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5 ways your business can survive showrooming
Technology is making comparison-shopping easier than ever before, allowing customers to enter a store, look at a product (or try it on for size), and then buy it online for a lower price, circumventing the store entirely. This trend is called "showrooming." While some may see it as a threat to brick-and-mortar businesses, it doesn't have to be.
Willing to walk for
"Our showrooming research revealed some harsh realities for retailers," says Jesse Wolfersberger, director of consumer insights for GroupM Next. "There is a segment of the population that will walk out of the store for incredibly small discounts."
A December 2012 poll by Harris Interactive found similar results. According to its numbers, 43 percent of adults have showroomed, and Best Buy and Wal-Mart were the two stores at which shoppers were most likely to "preview" a product before buying it for less online.
"Brick-and-mortar stores will always have a number of advantages over online retailers," Wolfersberger says. "Small businesses can still compete in the showrooming age because they provide non-monetary advantages that customers like: familiarity, , helpful associates, touching and feeling a product, and the ability to take it home immediately."
Here are seven ways for small- and mid-sized merchants can thrive in the age of showrooming:
1. Stay competitive with your pricing when possible. "Staying within 10
percent of the 'prevailing' price online gives you a fighting chance at
retaining customers," says Patrick Monteleone, Ph.D., director of research for
2. Engage in "clienteling." Clienteling involves interacting with shoppers, providing personalized service and making them aware of special offers, according to Gary Schwartz, president and CEO of Impact Mobile and author of "Fast Shopper, Slow Store: A Guide to Courting and Capturing the Mobile Consumer."
February 2012 Mobile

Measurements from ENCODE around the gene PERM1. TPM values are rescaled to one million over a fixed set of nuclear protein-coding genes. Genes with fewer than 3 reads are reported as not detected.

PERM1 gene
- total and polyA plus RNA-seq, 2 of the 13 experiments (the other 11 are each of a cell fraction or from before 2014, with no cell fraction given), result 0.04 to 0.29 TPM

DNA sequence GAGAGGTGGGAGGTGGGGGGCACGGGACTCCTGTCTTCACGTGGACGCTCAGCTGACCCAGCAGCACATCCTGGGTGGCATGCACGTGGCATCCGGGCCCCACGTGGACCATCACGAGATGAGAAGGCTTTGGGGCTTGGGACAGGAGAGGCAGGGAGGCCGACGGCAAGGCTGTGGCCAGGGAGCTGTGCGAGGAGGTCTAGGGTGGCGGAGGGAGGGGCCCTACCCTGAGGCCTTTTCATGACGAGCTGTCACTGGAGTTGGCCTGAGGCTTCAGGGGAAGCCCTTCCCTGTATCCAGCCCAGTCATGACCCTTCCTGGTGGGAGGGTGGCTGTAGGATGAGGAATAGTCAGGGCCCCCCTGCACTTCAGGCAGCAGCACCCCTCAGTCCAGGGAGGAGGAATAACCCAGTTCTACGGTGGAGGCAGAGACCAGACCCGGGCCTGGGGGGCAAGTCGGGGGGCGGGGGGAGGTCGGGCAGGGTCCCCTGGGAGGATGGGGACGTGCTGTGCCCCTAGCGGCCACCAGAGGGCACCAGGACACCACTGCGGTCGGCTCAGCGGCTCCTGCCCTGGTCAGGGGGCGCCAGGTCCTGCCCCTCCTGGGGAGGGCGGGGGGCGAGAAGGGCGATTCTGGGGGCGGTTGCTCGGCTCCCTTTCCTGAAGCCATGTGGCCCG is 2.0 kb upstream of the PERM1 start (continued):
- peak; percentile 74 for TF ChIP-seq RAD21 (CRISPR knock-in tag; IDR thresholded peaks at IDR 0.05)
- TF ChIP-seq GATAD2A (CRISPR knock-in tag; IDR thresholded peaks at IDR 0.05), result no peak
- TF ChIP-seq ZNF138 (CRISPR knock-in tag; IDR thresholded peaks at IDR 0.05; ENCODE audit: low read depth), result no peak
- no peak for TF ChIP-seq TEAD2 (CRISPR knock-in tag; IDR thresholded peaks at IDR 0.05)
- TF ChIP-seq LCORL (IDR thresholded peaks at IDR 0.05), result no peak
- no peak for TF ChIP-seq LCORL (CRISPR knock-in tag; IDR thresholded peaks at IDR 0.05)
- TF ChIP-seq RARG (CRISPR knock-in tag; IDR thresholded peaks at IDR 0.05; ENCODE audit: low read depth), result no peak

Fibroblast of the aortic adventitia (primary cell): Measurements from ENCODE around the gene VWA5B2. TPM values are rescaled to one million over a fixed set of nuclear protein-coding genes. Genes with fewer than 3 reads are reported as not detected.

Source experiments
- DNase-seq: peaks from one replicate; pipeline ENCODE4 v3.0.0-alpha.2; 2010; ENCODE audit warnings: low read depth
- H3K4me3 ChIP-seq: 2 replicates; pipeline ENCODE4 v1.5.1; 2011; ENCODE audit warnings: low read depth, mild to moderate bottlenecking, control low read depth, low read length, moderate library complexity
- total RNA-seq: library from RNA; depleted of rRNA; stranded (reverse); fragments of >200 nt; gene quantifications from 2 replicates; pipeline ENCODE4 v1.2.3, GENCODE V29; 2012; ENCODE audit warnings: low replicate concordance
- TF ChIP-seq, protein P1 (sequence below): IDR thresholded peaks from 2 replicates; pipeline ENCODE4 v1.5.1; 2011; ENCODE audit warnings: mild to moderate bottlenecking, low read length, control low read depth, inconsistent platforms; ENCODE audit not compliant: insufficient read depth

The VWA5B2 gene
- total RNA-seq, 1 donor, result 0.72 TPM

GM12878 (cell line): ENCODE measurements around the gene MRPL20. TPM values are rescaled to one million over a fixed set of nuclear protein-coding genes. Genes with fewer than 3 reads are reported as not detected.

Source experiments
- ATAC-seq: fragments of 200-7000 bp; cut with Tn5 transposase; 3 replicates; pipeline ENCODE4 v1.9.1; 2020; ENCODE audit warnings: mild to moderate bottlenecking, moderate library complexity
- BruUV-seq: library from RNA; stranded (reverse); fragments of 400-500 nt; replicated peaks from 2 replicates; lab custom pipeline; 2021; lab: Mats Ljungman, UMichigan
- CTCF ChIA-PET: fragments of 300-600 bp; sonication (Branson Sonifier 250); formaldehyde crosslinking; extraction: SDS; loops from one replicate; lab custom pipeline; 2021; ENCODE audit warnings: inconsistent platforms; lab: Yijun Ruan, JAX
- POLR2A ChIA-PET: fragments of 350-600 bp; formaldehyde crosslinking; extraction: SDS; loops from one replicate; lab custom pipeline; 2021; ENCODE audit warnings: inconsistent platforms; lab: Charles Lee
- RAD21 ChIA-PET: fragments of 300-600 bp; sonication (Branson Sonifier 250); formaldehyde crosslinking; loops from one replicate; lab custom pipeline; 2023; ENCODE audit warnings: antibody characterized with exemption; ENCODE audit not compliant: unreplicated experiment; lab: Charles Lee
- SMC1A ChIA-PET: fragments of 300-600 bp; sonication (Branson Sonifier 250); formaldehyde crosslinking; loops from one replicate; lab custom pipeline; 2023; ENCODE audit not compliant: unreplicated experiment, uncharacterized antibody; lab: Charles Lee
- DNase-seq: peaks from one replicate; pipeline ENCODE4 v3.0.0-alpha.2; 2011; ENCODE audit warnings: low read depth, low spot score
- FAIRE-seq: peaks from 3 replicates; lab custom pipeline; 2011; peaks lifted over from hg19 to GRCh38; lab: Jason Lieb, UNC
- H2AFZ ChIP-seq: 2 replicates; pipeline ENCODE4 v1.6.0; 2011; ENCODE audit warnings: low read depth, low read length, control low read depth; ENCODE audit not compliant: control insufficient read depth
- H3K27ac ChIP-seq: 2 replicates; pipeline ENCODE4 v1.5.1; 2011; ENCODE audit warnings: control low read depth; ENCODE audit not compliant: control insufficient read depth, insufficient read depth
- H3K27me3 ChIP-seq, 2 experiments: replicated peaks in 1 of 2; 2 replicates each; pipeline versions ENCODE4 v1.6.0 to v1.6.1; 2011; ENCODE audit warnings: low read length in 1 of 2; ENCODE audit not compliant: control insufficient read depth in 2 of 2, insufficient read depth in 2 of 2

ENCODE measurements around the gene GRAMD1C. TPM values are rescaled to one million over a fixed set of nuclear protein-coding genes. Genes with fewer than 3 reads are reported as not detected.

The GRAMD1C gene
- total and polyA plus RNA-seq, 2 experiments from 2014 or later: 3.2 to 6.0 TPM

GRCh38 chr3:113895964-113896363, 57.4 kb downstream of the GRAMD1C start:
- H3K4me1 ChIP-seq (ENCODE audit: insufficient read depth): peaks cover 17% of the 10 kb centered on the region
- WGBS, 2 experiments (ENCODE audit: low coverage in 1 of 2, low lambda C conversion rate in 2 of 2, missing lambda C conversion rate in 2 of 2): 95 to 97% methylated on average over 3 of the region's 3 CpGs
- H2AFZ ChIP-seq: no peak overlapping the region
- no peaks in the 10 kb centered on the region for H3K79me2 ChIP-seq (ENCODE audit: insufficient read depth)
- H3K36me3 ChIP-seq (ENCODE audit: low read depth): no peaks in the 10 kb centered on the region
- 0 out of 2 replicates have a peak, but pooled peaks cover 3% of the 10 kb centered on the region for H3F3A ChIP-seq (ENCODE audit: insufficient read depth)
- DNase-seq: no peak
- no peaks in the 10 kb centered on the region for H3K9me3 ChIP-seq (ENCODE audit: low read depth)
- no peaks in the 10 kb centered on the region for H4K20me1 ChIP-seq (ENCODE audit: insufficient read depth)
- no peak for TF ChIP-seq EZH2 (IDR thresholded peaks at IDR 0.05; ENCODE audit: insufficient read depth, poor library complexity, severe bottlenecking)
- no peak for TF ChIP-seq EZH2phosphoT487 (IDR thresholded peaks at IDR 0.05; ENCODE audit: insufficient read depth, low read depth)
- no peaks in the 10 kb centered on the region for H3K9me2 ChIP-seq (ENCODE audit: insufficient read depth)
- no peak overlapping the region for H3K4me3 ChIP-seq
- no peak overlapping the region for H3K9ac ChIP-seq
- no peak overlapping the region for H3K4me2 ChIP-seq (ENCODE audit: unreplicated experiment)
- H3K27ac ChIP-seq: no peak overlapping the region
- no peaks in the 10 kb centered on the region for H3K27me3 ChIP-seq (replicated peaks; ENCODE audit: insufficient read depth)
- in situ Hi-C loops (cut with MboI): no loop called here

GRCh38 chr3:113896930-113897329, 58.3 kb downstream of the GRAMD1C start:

Commerce Daily column, Schwartz suggests that retailers use tablets to help
shoppers find a product, add a product to a wish list and tie this wish list to
a profile. In addition, ask customers for their mobile numbers or email
addresses and ask them if they're interested in updates, VIP events and sales
-- things that will guide them back to the store.
In addition to providing good
customer service, engaging the customer "prevents them from using their
mobile device and allows your sales associates to provide information and
discussion around the customer's purchase decision," Monteleone says.
3. Empower your
customers. Provide free Wi-Fi to customers so they can look up reviews and
product information in-store. Consider providing a couple of onsite laptops
where customers can research product information.
4. Reward your
programs, such as points or rewards programs, keep customers coming back,
5. Offer shoppers something
online retailers can't. University of
Buffalo researchers found that, when consumers shop at specialty stores,
they are not concerned about higher prices and are more likely to purchase multiple
items when there.
"Bundling products, free accessories, gift wrapping and related products all are things that online retailers can't craft for your customers," Monteleone says. "They don't know your customers."
See related: Technology lets customers skip checkout lines
Published: March 26,2020